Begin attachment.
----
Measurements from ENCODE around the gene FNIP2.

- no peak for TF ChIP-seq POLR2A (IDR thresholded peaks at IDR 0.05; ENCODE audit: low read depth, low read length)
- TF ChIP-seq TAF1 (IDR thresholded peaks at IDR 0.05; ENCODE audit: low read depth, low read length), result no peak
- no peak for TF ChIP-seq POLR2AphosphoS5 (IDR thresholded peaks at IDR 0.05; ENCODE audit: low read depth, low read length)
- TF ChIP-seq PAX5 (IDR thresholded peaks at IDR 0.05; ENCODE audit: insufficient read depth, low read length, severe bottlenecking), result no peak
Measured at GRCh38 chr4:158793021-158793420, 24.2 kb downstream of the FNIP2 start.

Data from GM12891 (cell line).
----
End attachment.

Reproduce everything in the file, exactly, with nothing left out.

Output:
Measurements from ENCODE around the gene FNIP2.

- no peak for TF ChIP-seq POLR2A (IDR thresholded peaks at IDR 0.05; ENCODE audit: low read depth, low read length)
- TF ChIP-seq TAF1 (IDR thresholded peaks at IDR 0.05; ENCODE audit: low read depth, low read length), result no peak
- no peak for TF ChIP-seq POLR2AphosphoS5 (IDR thresholded peaks at IDR 0.05; ENCODE audit: low read depth, low read length)
- TF ChIP-seq PAX5 (IDR thresholded peaks at IDR 0.05; ENCODE audit: insufficient read depth, low read length, severe bottlenecking), result no peak
Measured at GRCh38 chr4:158793021-158793420, 24.2 kb downstream of the FNIP2 start.

Data from GM12891 (cell line).